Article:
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Purpose – This article examines the operating lease cost stickiness characteristics exhibited by retail firms.Methodology/approach – Anderson, Banker, and Janakiraman (2003…
Purpose – This article examines the operating lease cost stickiness characteristics exhibited by retail firms.
Methodology/approach – Anderson, Banker, and Janakiraman (2003) laid important groundwork for the study of asymmetric cost behavior or cost stickiness. The authors found that a firm’s selling, general, and administrative costs (SG&A) costs increase more with a sales increase than those expenses decrease with an equivalent sales decline. Their findings provided avenues for many studies with differing focal variables; however, extant research has not explored the degree of cost stickiness associated with operating lease expenses. Recognizing the nature and magnitude of operating leases and the competitive and changing environment for retailers, this study adapts Anderson et al.’s (2003) model to provide insights into operating lease stickiness. The study uses archival financial data from 1997 through 2016 for specialty retail firms in testing the lease cost stickiness hypotheses.
Findings – The results of this study supported the hypotheses that operating lease expenses exhibit stickiness behavior and are relatively stickier than future lease commitments for retail firms.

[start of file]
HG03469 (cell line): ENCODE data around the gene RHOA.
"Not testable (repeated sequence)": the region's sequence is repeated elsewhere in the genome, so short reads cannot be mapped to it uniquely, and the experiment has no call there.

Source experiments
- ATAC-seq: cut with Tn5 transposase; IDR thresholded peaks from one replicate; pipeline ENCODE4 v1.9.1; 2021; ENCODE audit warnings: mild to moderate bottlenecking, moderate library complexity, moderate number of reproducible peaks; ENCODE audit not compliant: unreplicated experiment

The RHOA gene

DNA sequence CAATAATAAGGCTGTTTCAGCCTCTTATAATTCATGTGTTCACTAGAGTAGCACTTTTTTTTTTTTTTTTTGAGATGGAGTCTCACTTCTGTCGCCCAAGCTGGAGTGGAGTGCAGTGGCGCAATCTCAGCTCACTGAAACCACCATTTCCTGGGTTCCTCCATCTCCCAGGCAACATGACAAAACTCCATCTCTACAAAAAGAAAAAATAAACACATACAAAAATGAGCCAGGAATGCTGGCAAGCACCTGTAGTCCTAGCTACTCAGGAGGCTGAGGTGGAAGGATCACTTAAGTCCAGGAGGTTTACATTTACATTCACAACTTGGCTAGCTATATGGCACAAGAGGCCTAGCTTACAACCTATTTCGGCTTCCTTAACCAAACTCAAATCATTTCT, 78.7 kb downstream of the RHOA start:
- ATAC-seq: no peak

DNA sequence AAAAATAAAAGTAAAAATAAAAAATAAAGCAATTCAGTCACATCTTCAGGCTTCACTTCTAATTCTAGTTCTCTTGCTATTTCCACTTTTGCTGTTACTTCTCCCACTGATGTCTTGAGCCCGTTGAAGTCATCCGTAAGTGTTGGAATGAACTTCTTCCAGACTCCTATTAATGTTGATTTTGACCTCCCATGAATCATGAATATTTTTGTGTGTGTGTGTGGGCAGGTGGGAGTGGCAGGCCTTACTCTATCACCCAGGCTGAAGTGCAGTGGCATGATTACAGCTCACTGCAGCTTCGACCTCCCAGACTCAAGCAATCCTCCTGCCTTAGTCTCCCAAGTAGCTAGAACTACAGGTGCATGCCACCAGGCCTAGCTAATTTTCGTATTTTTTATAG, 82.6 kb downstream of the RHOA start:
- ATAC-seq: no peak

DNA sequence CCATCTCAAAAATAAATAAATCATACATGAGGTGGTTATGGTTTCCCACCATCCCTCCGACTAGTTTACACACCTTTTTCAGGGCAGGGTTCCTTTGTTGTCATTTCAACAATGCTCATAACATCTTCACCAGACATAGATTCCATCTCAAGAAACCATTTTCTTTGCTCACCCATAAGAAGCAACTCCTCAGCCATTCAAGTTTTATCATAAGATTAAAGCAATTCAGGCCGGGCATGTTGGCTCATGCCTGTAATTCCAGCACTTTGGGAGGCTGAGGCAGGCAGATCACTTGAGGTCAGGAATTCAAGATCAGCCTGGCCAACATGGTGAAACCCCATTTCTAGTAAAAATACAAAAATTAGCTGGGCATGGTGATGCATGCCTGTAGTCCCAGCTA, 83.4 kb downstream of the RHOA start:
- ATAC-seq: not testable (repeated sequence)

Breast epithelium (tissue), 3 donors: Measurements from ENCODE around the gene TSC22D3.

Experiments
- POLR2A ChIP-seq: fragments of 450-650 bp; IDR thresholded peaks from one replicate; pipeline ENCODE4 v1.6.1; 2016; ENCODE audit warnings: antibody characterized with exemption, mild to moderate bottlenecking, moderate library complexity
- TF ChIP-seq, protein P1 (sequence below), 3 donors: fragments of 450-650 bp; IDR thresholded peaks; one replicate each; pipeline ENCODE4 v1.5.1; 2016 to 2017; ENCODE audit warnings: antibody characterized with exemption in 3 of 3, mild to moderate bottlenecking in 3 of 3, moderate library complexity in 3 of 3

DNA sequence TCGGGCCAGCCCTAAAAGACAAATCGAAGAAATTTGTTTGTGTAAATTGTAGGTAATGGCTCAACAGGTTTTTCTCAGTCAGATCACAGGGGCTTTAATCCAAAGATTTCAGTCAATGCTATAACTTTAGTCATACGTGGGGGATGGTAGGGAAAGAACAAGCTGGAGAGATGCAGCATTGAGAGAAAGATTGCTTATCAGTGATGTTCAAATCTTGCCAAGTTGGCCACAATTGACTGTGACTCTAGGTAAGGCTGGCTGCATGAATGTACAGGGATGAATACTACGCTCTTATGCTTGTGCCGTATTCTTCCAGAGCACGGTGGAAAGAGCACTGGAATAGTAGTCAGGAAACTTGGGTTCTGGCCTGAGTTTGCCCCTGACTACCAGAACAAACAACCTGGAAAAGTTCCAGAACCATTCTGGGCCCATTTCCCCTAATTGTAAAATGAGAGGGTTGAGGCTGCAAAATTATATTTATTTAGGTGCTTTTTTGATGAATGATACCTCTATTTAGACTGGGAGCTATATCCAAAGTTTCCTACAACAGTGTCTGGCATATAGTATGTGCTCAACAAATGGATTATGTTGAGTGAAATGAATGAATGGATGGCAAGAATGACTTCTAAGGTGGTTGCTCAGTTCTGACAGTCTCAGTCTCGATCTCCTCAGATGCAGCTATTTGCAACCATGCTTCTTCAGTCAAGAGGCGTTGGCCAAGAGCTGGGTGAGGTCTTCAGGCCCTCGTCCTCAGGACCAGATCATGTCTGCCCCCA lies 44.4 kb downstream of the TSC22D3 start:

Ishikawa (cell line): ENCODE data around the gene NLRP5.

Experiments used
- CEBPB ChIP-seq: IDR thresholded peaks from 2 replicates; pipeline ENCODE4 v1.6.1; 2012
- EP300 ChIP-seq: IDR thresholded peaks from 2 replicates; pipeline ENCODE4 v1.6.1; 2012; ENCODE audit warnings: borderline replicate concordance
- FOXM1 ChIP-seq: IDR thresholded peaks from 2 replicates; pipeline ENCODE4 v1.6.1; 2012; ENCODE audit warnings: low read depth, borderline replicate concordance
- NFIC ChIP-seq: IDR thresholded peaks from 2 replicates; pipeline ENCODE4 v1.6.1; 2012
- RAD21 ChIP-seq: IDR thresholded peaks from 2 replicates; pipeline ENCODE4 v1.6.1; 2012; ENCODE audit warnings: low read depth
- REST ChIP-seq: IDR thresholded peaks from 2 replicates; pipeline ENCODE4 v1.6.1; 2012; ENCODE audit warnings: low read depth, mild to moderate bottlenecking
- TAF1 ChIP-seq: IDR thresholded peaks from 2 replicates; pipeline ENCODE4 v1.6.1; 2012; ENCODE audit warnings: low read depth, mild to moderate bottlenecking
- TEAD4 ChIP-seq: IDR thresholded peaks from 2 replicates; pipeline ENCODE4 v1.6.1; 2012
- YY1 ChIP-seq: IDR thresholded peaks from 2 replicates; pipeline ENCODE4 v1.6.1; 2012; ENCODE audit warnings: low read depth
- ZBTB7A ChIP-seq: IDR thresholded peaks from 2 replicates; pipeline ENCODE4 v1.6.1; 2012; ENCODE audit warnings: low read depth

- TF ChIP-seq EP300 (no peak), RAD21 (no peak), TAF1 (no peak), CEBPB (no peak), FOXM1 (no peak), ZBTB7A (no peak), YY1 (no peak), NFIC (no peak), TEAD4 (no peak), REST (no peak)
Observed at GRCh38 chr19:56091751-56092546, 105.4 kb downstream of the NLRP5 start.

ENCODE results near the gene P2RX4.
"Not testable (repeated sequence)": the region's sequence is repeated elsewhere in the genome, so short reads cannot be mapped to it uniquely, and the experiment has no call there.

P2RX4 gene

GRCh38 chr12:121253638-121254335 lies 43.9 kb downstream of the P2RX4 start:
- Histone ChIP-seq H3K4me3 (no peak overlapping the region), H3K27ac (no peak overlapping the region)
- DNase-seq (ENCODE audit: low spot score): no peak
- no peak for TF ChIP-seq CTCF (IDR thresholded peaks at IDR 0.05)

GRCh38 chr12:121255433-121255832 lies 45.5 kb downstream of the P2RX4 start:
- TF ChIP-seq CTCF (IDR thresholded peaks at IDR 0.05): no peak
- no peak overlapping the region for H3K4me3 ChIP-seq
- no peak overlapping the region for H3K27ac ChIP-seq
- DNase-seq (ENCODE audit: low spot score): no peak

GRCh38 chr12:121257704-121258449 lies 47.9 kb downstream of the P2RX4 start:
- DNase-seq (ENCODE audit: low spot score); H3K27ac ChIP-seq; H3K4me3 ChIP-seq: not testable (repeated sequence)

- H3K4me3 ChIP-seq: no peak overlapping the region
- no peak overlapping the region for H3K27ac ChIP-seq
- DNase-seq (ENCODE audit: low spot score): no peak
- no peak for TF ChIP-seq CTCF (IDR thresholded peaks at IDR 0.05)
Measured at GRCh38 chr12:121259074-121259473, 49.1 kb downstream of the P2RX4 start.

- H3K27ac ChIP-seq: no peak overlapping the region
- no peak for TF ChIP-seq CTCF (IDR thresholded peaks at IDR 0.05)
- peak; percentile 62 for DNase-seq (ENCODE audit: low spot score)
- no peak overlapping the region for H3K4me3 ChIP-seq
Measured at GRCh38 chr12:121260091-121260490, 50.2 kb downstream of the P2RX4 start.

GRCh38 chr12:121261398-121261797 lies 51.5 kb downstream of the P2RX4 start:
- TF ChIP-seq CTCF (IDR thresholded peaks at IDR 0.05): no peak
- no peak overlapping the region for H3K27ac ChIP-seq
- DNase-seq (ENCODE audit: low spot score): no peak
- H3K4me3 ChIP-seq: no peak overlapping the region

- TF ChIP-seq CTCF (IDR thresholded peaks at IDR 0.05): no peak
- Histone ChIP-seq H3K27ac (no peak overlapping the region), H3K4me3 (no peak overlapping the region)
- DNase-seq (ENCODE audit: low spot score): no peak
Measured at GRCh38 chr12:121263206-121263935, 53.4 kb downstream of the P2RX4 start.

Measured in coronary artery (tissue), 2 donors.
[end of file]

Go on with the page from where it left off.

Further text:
Originality/value – By focusing on retail firms and related lease expenses, this study provides insights into the increasingly competitive retailer environment. This article’s findings will enhance understanding of how specialty retail firms’ managers react to reduced revenues. Finally, given recent authoritative pronouncements affecting accounting for leases and the significance of leasing transactions, research providing insights into cost behavior and managerial actions stands to make an important contribution to literature and practice.
Aim of the present monograph is the economic analysis of the role of MNEs regarding globalisation and digital economy and in parallel there is a reference and examination…
Aim of the present monograph is the economic analysis of the role of MNEs regarding globalisation and digital economy and in parallel there is a reference and examination of some legal aspects concerning MNEs, cyberspace and e‐commerce as the means of expression of the digital economy. The whole effort of the author is focused on the examination of various aspects of MNEs and their impact upon globalisation and vice versa and how and if we are moving towards a global digital economy.
The authors measure the impact of culture on Sharia; Social and Financial Disclosure (SSFD) of Islamic Banks (IBs) around the world.Content analysis is used to measure…
The authors measure the impact of culture on Sharia; Social and Financial Disclosure (SSFD) of Islamic Banks (IBs) around the world.
Content analysis is used to measure levels of disclosure for a sample of 136 IBs of 25 countries for years 2013 and 2014. Different cultural measures are used. These include secrecy/transparency as suggested by Gray (1988) and Hofstede (1980, 1983, 2001, 2010)’s culture dimensions which include: Power Distance; Individualism; Masculinity; Uncertainty Avoidance; Long-Term Ordination and Indulgence. Ordinary least square (OLS) regression is used to test the research hypotheses.